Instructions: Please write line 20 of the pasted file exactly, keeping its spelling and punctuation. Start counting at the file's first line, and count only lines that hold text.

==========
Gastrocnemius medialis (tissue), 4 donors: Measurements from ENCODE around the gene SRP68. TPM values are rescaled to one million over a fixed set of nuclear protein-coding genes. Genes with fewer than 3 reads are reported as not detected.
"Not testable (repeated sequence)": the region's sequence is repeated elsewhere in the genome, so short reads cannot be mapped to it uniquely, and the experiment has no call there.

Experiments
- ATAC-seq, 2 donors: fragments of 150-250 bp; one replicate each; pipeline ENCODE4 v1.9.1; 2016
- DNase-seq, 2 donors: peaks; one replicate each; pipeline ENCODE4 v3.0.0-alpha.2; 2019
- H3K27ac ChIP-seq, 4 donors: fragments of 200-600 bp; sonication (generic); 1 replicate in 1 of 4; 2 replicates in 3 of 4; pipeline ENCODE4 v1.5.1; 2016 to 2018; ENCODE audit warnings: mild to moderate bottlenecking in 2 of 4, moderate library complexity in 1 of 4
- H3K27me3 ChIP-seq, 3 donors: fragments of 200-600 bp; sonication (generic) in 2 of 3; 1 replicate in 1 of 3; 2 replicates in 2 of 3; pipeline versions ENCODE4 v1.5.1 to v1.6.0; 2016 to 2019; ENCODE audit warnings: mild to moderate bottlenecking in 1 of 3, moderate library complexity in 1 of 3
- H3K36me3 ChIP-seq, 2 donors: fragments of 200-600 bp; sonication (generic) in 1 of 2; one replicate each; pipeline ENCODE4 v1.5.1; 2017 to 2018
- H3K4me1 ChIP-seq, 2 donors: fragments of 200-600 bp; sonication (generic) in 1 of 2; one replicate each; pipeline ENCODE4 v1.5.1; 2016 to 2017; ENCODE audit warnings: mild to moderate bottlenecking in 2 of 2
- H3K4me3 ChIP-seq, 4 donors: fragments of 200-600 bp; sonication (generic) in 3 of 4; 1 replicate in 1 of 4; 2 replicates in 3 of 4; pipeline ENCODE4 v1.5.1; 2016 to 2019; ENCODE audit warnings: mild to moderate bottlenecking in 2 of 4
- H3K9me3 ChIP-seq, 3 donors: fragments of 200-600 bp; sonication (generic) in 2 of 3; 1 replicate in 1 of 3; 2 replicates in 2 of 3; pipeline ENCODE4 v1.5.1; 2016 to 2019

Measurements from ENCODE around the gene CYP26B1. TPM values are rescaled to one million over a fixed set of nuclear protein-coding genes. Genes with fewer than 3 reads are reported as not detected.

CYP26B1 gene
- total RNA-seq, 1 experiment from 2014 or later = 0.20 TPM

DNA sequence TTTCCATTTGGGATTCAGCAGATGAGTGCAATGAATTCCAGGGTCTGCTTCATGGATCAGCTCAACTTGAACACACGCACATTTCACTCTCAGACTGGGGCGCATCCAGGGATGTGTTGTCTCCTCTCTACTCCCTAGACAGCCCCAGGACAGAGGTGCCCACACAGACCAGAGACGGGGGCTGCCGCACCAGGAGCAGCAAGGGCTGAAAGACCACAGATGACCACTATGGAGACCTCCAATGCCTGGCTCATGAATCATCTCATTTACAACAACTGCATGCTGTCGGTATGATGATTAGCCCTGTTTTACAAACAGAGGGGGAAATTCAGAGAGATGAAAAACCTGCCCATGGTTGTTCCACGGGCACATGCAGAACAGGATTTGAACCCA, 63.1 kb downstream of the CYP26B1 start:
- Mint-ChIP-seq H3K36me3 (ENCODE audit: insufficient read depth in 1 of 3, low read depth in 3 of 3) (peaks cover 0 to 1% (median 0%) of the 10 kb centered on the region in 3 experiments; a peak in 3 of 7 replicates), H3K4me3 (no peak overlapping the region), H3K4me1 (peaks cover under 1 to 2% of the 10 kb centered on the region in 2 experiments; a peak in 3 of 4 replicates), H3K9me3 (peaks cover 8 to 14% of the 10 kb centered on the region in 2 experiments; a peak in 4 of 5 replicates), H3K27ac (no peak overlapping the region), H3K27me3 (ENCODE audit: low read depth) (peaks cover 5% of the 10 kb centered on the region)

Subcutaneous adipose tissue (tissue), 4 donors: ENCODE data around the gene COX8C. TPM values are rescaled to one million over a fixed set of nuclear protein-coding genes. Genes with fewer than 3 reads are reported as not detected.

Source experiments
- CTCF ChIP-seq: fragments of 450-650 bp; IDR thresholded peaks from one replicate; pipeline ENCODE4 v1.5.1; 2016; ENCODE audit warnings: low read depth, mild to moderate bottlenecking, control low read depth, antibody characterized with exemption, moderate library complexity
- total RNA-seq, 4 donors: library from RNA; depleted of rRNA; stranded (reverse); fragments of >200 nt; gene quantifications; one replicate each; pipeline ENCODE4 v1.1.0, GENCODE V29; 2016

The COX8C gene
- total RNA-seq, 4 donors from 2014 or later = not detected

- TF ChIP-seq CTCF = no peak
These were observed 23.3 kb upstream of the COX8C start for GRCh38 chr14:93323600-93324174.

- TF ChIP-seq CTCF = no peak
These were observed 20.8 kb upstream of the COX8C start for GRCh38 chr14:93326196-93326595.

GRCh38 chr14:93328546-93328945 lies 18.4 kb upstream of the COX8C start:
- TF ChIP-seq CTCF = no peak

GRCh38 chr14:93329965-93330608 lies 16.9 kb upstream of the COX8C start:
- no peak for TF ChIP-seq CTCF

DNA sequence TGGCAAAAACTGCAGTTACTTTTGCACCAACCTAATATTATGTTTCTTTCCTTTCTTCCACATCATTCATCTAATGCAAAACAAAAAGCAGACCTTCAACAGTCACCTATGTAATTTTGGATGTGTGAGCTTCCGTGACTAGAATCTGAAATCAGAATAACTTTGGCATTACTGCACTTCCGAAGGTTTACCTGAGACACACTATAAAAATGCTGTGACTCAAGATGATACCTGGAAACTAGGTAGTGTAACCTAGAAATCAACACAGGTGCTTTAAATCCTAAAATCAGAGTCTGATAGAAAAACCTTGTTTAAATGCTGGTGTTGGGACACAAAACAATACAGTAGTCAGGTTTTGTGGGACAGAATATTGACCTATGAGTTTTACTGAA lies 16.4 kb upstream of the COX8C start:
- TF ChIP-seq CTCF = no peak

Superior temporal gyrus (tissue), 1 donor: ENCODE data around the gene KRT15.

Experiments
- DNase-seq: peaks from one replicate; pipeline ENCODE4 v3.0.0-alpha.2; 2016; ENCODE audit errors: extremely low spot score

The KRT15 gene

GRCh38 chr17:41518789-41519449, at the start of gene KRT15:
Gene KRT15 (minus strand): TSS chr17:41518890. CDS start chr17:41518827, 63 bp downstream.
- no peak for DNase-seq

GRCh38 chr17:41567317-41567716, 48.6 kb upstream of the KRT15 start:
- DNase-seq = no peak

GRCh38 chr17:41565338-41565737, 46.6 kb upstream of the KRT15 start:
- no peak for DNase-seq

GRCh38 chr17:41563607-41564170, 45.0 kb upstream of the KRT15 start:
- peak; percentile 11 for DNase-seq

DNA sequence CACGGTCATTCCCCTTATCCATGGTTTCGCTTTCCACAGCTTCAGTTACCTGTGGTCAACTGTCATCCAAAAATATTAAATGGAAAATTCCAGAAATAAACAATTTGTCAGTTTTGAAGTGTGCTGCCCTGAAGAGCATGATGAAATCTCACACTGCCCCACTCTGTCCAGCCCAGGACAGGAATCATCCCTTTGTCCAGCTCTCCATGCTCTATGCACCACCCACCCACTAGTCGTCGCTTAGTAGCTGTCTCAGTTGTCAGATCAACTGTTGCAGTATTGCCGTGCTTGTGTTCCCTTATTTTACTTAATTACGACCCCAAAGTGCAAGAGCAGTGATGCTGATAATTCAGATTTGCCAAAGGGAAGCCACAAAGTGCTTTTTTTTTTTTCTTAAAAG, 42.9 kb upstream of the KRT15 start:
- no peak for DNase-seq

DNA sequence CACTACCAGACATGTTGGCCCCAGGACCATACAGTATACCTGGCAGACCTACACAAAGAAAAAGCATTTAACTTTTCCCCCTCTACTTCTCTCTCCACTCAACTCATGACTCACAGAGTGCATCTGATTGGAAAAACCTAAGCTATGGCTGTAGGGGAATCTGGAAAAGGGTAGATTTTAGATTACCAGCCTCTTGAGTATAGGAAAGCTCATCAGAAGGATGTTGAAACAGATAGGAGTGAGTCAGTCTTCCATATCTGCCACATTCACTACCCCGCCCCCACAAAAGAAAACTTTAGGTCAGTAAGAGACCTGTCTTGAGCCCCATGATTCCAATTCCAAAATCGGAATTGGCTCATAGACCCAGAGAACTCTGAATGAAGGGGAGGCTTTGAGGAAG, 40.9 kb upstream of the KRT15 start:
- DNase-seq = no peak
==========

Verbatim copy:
- total RNA-seq, 4 donors: library from RNA; depleted of rRNA; stranded (reverse); fragments of >200 nt; gene quantifications; one replicate each; pipeline ENCODE4 v1.1.0, GENCODE V29; 2016